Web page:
Many prior art electronic thermometers employ thermistors as transducers for determining the temperature of the environment whose temperature is being measured. In clinical thermometers, a thermistor is attached to a probe member of the thermometer, and the probe is inserted into a body cavity such as the mouth of a human being whose temperature is being measured. Once inserted the probe must remain in place for a sufficient time to allow the body tissue to heat the thermistor and probe to the temperature of the body tissue. Until the probe reaches a temperature which is equivalent to the body temperature, the probe remains at a lower temperature than that of the individual. Measuring the temperature before the probe has reached a temperature equalized with that of the environment will result in an inaccurate temperature reading, typically a low temperature reading.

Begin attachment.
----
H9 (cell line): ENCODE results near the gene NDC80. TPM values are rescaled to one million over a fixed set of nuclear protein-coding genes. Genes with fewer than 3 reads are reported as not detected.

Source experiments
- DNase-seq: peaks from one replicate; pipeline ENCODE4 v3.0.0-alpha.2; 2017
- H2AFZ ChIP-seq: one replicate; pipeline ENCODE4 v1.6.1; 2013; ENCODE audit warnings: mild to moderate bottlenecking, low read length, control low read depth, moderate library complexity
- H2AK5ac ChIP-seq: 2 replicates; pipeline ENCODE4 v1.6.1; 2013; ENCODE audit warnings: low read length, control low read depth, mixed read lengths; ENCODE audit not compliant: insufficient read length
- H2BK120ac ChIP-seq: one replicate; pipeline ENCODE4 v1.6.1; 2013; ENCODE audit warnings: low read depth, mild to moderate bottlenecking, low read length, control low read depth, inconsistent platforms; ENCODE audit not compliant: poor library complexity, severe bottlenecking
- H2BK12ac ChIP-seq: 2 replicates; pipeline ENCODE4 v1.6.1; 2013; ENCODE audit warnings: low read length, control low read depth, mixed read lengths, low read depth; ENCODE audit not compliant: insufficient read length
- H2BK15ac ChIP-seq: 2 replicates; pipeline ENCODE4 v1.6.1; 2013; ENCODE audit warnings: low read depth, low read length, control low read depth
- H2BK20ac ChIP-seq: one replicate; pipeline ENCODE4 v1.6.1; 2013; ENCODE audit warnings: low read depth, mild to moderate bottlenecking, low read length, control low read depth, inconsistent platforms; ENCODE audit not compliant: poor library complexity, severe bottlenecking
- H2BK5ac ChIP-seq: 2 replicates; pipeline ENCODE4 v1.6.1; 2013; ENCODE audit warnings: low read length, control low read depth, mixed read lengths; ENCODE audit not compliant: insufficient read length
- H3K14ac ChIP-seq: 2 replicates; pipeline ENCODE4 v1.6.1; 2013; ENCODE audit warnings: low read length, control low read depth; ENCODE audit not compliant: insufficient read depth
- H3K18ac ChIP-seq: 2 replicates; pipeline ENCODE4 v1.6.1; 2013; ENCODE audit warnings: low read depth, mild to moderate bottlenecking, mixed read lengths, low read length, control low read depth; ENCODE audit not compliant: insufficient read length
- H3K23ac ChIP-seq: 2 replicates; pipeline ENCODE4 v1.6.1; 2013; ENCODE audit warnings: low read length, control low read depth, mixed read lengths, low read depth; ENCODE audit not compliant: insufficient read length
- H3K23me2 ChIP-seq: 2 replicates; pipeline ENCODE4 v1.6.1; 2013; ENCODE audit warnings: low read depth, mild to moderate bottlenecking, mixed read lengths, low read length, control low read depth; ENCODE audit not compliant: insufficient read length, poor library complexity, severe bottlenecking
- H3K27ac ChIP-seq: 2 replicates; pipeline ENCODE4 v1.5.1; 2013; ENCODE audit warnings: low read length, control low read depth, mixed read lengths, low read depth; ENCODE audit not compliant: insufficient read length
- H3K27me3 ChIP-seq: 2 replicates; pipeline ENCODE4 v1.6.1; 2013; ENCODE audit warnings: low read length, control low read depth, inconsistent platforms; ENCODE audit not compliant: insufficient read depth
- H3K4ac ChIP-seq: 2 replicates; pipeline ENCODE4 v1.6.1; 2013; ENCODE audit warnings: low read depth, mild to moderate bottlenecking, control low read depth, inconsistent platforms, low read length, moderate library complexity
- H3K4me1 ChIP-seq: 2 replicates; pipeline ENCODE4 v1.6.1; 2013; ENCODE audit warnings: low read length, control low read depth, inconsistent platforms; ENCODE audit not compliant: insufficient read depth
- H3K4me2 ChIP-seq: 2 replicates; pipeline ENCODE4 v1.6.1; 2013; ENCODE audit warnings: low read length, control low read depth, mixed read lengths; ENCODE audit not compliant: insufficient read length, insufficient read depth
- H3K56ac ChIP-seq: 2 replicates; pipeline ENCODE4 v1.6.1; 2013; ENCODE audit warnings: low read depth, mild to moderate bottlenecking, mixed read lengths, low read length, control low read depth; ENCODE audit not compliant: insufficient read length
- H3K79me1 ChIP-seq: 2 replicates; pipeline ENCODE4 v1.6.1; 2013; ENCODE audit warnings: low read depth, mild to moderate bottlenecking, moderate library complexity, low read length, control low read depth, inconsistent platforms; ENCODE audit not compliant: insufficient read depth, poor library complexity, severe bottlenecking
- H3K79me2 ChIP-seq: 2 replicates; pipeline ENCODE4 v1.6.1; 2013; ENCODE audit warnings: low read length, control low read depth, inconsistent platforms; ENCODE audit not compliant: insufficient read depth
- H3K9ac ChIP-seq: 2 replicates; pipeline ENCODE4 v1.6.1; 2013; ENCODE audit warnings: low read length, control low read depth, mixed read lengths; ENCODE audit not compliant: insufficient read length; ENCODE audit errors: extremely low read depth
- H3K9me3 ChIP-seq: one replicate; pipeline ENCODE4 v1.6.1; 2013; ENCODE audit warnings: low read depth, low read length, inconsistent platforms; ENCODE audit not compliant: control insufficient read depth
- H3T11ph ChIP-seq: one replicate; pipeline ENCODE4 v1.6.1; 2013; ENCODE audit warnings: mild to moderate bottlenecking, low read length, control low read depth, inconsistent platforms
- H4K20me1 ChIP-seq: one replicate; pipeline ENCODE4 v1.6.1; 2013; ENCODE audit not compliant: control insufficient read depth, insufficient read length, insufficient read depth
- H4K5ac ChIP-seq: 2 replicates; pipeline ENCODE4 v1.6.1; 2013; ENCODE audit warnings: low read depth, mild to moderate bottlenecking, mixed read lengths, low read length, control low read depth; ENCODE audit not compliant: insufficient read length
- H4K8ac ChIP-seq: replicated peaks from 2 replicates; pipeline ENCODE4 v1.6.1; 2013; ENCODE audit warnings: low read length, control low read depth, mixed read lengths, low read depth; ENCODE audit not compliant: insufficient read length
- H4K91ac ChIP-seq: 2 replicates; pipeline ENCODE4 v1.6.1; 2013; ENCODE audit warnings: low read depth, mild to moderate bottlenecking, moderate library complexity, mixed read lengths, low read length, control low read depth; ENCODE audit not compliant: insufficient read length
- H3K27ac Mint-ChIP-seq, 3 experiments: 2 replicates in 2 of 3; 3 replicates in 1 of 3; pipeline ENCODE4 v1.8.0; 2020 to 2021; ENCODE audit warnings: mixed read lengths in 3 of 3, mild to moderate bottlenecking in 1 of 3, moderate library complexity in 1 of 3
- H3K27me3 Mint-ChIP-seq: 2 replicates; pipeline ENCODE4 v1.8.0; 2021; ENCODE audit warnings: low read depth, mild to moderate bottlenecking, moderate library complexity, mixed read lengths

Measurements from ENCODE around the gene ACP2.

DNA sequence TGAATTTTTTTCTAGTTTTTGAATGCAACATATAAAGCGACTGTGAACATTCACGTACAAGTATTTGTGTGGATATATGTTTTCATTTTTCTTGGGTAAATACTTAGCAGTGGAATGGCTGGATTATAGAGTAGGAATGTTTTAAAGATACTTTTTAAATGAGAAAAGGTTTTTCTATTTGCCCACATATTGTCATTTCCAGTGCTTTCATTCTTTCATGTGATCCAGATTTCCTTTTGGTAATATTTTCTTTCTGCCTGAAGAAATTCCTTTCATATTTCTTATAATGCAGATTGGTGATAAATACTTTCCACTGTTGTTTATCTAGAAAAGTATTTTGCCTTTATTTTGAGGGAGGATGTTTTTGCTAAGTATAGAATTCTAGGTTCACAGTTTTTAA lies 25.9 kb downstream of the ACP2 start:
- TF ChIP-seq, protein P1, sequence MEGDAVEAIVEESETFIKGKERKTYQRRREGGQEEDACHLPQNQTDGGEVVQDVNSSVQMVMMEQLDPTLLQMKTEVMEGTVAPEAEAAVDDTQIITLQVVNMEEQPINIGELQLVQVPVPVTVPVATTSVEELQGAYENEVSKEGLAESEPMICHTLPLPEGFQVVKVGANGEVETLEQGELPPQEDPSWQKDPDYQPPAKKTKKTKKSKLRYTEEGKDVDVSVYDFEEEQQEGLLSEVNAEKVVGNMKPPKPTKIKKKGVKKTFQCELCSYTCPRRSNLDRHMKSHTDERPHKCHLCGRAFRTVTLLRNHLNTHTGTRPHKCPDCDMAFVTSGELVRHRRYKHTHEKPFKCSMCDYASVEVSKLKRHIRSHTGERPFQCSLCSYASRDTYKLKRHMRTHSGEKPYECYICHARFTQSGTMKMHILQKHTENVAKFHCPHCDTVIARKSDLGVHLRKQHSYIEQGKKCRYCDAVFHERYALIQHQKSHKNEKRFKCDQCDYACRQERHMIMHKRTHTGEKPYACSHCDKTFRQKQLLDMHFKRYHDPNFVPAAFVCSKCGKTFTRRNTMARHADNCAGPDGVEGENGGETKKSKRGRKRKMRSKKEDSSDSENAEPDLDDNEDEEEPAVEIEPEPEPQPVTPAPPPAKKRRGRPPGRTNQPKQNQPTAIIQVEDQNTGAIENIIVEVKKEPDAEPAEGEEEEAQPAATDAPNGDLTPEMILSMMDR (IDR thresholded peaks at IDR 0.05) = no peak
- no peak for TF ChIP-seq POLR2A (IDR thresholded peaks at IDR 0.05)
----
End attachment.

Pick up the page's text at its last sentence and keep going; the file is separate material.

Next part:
The amount of time that the probe must remain in the body cavity or in any other environment depends on the thermal time constant of the probe. The thermal time constant is a measure of the time required for a particular object to absorb or expel a quantity of heat, and therefore represents a measure of the speed with which heat energy can be transferred by the object. Typically, the time constant of the thermistor is much less than the time constant of the probe, on the order of ten times less, but because the thermistor is thermally attached to the probe the time required for the thermistor temperature to equalize to that of the environment is essentially dependent upon the thermal time constant of the probe.